Wednesday, June 8, 2011

Lunch Confession Part 2

OK, I'm back from lunch at Pei Wei. As I said earlier, I think was the last person in the Dallas-Ft. Worth metro area to have never eaten at this ubiquitous chain. Met a friend there for lunch today, so now I'm no longer a virgin. And that doesn't sound right at all.

Pei Wei isn't bad. It's quick and easy to order, which is always a good thing. I had something called Thai Dynamite - basically, crispy chicken and rice with carrots and red peppers. Marked as "spicy" on the menu. The brown rice was a little dry and didn't have much flavor. The veggies were yummy, the chicken was just OK. The sauce was tasty, but I would have liked more of it - the rice could have used the extra moisture. The dish was fairly spicy, but not really "hot." I probably could have asked for more heat when I ordered it, but I didn't think about it. Anyway, you never really know what a restaurant means when it says "hot." I do like spicy food, but there's no point frying your tongue on something you've never tasted before.

It's not the cheapest lunch in town, and the portion wasn't exactly generous for the price. In my mind, a meal at an Asian restaurant should allow you to do one of two things: Gorge yourself, or take home enough for a second meal. I didn't do either. I didn't quite eat the whole thing, but there wasn't enough left to box up. Besides, I don't think that brown rice was going to get any less dry by reheating.

Still, it was a fun lunch. My friend and I got the exact same freaking fortune in our cookies! How does that even happen? Poor quality control at the fortune cookie factory, I guess.  Which reminds me of one of my all-time favorite jokes from "The Simpsons":

Anyway, my cheap-ass cell phone camera couldn't take a decent picture of it, but our common fortune said "Your example will inspire others." Which is pretty funny, because Paul and I were picking each other's brains on the subject of personal branding through blogging. And it was a much more interesting conversation than I just made it sound. Even if it weren't, I love to talk about my blog and about other people's plans for their blogs, which always seem way better than mine.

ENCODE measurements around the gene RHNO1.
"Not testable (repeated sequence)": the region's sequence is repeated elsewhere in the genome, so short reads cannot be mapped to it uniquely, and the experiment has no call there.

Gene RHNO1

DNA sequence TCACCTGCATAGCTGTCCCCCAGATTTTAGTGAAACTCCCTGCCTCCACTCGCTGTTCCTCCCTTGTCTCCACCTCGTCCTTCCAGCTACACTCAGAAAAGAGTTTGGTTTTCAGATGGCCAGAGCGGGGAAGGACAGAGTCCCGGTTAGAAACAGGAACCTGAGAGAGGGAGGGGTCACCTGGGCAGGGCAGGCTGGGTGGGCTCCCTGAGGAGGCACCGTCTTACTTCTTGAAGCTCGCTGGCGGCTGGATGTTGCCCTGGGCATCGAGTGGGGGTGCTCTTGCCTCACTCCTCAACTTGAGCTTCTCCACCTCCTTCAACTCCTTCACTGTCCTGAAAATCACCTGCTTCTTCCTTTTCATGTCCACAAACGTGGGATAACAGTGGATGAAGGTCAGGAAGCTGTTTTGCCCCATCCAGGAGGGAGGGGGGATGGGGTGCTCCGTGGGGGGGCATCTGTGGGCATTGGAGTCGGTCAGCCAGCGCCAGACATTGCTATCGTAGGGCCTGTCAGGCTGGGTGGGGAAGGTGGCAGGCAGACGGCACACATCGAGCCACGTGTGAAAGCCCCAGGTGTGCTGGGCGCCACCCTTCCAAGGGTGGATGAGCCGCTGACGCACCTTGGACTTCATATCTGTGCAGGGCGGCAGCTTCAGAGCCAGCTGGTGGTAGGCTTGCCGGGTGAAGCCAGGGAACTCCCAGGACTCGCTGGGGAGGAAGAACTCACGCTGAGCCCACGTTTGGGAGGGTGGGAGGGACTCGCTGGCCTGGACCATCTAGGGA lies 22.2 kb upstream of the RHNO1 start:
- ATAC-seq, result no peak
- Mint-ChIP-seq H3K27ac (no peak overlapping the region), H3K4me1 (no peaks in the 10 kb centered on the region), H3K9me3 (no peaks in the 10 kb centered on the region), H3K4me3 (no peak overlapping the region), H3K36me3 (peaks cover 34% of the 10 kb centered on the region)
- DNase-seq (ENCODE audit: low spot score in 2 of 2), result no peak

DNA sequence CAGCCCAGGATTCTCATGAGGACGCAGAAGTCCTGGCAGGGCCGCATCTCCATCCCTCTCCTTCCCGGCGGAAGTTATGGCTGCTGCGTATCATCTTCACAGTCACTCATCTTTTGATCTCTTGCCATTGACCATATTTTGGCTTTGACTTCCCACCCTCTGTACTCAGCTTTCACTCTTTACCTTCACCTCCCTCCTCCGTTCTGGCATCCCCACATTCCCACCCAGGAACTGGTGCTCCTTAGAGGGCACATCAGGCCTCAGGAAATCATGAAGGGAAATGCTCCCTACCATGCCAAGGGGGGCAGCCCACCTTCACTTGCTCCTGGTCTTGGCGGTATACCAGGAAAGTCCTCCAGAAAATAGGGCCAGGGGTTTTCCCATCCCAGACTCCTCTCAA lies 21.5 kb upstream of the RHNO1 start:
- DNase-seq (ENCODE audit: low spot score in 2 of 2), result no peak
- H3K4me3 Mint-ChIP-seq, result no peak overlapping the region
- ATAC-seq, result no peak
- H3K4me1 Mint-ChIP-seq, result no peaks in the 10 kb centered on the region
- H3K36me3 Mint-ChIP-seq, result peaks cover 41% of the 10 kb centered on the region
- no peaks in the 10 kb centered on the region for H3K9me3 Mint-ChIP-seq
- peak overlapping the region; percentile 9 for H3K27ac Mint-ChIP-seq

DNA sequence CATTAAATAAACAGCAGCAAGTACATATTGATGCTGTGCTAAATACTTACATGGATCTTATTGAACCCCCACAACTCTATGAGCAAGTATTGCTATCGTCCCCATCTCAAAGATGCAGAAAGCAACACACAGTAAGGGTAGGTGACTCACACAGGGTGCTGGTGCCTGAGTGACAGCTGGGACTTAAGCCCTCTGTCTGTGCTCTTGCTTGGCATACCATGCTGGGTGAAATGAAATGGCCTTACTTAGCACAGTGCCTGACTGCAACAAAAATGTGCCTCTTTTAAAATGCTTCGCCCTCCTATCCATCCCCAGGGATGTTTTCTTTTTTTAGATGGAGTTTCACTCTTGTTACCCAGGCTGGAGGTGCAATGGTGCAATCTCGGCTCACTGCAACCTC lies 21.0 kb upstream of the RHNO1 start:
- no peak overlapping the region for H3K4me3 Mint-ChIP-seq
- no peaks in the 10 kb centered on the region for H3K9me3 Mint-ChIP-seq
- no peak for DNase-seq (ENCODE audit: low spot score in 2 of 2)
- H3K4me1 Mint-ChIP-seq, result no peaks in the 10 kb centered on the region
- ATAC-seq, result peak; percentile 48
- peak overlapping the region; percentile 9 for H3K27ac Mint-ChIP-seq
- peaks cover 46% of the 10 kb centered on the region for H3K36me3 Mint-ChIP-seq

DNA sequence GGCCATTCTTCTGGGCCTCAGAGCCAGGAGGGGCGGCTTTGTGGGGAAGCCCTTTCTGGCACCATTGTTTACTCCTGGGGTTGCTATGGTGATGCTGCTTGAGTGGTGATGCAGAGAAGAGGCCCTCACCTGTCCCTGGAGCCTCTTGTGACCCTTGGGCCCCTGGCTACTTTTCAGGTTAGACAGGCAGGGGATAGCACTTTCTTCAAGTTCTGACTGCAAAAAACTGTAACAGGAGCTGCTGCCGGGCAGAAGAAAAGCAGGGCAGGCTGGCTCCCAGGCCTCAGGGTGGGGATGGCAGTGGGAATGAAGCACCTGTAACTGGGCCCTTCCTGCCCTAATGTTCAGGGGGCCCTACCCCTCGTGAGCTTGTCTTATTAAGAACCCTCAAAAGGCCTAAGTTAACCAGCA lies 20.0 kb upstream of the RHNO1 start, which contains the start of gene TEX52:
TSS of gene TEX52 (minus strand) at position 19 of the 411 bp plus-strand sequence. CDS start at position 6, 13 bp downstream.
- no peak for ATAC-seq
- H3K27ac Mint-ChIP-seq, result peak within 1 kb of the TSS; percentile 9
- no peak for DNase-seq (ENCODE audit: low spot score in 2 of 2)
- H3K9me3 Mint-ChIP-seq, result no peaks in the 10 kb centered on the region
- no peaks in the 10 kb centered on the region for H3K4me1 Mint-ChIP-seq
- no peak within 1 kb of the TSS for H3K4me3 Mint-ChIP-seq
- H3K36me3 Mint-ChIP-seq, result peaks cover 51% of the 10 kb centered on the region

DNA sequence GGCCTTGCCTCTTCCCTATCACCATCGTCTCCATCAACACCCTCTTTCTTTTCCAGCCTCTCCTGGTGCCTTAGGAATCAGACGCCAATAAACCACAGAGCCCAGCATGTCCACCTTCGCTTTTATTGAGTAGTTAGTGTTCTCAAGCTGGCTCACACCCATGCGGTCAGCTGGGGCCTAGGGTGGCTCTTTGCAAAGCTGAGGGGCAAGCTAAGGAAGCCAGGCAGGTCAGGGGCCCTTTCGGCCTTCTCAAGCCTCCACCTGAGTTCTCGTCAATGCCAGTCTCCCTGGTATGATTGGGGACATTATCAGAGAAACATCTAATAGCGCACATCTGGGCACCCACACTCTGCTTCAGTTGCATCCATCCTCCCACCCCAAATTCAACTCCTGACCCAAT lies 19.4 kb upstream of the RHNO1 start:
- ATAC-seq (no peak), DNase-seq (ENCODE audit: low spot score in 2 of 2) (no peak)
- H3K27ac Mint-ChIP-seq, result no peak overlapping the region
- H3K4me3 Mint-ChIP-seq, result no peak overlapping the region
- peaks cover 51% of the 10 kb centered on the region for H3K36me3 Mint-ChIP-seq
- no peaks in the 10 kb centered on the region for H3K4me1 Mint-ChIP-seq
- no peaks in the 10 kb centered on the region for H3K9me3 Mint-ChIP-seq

Paul is pretty high on Hugh MacLeod's book "Evil Plans: Having Fun on the Road to World Domination." You can read bits of it on the author's blog, or order it from Amazon, or borrow a copy from a friend who overpaid for it while stranded at an aiport, which is what I intend to do.

I've read the bits of "Evil Plans" that you can find online. MacLeod's blog also expounds at length on the general topic of achieving personal success, which to him is all about "global microbranding." Like most self-help books, he's got a good idea and some good ideas about his good idea, and he goes on about them in a rarefied and self-involved way. I'm not a huge fan of self-help books. It's an organic by-product of having worked for a self-help author for almost a decade. Remind me to write about it some time.

To sum up:  Lunch with a friend today. Had some great conversation, tried a new (to me) restaurant (which I'll rate 2.5 shot glasses out of a possible 5), and got out of the office for an hour. That calls for another of my favorite jokes from "The Simpsons":

And no, a thousand monkeys at a thousand typewriters have nothing to do with blogging. Or do they?

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